FIRMs are freely available for review at the Flood Map Service Center on FEMA's website. As a property owner, you can view your flood risk by entering your address in the search field.
Flood maps assign each area in a community to labeled flood zones. Areas with low-to-moderate risks of flooding are assigned to zones with labels beginning with the letters B, C, X or a shaded X. SFHAs are designated with the letters A or V. These areas are shaded on the maps for easy identification.
Property owners can also search for their flood risks at FEMA's flood insurance consumer web site, www.floodsmart.gov. By entering your address in the fields on the home page, you can quickly learn whether you face a low-to-moderate or high risk.
The site offers other valuable tools, such as an estimator that can calculate how much financial damage a given amount of water (two inches, four inches, etc.) would cause in homes of various sizes.
For example, six inches of water in a 2,000 square foot home would cause $39,150 in damage.
FEMA also offers a suite of flood risk products that go beyond the information provided in a FIRM. They include:
• Flood risk maps, which show the overall picture of risk for a given area,
• Flood risk reports, which show community-specific risk information, and
• The Flood Risk Database, which stores all flood risk data for an area.
These products are helpful for community planners, but individual property owners can also use them to get a clear idea of their flood risks.
Elevation certificates may also be on file with local governments for certain properties. These documents show the elevation of the lowest floor of a building (including the basement) compared to the base flood elevation for the area.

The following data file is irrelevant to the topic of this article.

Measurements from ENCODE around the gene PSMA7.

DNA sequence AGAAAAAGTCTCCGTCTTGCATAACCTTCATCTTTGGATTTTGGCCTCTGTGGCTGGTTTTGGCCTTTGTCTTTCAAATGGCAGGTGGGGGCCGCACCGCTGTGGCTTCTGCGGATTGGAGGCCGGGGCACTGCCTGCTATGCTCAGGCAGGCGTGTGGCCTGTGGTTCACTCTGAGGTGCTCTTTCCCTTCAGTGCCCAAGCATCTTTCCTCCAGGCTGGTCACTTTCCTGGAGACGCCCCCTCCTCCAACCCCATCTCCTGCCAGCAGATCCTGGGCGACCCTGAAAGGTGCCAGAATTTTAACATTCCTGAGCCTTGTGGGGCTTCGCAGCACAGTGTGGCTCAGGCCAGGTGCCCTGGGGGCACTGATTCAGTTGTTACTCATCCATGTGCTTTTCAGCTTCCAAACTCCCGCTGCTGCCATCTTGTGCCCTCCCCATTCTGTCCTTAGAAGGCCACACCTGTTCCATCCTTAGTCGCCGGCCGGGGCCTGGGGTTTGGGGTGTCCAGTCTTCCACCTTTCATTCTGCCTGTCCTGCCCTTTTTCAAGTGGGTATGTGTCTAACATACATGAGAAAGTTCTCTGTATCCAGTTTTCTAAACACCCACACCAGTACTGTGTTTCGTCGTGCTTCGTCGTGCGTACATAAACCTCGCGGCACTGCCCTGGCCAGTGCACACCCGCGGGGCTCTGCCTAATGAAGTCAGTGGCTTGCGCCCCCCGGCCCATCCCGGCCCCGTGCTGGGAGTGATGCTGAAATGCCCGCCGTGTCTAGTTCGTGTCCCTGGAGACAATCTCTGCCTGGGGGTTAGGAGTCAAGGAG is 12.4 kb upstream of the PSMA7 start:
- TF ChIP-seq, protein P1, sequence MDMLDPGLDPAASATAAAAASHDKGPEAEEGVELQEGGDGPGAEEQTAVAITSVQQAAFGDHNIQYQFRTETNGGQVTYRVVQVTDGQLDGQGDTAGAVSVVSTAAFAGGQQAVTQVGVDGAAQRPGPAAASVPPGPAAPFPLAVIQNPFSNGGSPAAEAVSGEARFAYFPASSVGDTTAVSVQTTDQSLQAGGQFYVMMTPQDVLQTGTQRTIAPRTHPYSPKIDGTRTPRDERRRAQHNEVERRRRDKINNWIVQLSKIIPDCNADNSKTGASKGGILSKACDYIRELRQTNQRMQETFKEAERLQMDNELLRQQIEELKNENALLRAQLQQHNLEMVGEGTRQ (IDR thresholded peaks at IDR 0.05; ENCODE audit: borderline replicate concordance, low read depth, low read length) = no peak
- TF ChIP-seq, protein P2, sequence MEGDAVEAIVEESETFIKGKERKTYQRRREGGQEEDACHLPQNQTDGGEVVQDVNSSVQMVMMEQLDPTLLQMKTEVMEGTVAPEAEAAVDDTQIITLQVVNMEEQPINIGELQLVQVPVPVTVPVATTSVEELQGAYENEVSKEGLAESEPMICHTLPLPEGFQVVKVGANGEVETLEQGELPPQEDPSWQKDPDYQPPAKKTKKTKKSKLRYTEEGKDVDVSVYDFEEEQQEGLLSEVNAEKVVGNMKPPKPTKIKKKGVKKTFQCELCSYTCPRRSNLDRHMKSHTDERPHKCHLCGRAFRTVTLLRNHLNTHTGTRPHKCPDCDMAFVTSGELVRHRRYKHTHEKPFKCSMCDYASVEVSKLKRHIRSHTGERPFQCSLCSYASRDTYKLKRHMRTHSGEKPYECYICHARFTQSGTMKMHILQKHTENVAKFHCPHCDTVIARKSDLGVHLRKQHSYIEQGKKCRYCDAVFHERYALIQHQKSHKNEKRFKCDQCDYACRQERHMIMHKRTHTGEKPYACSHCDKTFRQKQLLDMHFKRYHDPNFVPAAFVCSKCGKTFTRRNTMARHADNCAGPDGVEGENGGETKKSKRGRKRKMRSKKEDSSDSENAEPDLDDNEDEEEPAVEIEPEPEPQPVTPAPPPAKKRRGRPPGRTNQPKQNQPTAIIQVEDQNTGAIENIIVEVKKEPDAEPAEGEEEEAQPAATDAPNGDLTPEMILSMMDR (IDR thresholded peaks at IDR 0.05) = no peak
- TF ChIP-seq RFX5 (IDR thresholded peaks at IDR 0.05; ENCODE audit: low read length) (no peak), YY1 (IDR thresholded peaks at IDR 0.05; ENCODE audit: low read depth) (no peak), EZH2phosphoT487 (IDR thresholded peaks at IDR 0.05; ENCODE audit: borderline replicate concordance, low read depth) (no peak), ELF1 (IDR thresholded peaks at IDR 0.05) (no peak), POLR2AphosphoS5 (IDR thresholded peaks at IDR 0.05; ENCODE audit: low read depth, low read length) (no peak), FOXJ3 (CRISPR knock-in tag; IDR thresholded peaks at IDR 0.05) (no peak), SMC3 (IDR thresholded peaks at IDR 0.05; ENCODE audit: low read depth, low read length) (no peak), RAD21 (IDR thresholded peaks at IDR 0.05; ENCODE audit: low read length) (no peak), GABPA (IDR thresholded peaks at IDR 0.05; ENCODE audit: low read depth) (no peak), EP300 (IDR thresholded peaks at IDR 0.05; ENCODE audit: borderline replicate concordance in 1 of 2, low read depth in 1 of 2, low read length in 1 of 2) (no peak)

An elevation certificate demonstrates community compliance with flood-plain management laws and is used to set appropriate flood insurance premiums.
A flood can be every bit as catastrophic as a fire. It is worthwhile for property owners to learn their flood risk and take steps to reduce it. Additionally, with the increasing risk of flooding in non-flood-plain areas, if you live near a flood plain, you may want to secure flood insurance.
The sharing economy is projected to grow from $15 billion in 2014 to $335 billion in 2025. Even though some localities have enacted regulations to curb this sector, it continues its rapid growth. Unfortunately, people getting into this market space do not realize the underlying risks until it’s too late.
Are you renting out part or all of your home on a home-sharing site like Airbnb? Then proper insurance protection becomes a more intricate and complicated. Many mistakenly believe that a traditional homeowners policy is all the insurance protection they need. Many people fail to recognize that by accepting rental income, their homes have been turned into a business. Without appropriate insurance a significant portion of your personal assets can be at risk.
Home-sharing has implications for all parties involved: the host, who may own or rent the listed property; the host’s landlord, if the listed property is rented by the host; the guest, who books a stay through the home-sharing site; and the home-sharing company, which connects hosts with guests. Not only guests, but hosts as well could incur costs if things go awry. Even if hosts take preventive measures, someone could trip over a rug or slip on a wet floor, causing injury. Accidents can and do happen anytime, anywhere.
If you own a home or even rent a home, it is important to cover your personal property and protect yourself from the liability and consequences of litigation in the event that someone is seriously injured or even dies on your property. Lawyers will not only go after the home-sharing company policy, that you think protects you; but also the homeowners and property owners as well.
Did you know that if you don’t disclose your home sharing activities to your insurer that you could be subject to policy cancellation, even retroactively, if you don’t get caught until you need to file a claim? It is critical that you do your research and work with your insurance agent before jumping on the home sharing bandwagon. Even if you are renting your home just once, once is all it takes. You can’t afford to jeopardize your coverage or your family's financial security.